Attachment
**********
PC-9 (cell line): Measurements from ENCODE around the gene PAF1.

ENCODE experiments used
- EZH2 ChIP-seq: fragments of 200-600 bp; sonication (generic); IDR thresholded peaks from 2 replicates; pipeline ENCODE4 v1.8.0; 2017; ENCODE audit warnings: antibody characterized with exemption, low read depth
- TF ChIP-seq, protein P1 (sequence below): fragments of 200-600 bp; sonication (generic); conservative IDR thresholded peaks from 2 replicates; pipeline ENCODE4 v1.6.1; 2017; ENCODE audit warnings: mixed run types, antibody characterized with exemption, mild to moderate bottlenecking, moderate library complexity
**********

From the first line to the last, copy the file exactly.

PC-9 (cell line): Measurements from ENCODE around the gene PAF1.

ENCODE experiments used
- EZH2 ChIP-seq: fragments of 200-600 bp; sonication (generic); IDR thresholded peaks from 2 replicates; pipeline ENCODE4 v1.8.0; 2017; ENCODE audit warnings: antibody characterized with exemption, low read depth
- TF ChIP-seq, protein P1 (sequence below): fragments of 200-600 bp; sonication (generic); conservative IDR thresholded peaks from 2 replicates; pipeline ENCODE4 v1.6.1; 2017; ENCODE audit warnings: mixed run types, antibody characterized with exemption, mild to moderate bottlenecking, moderate library complexity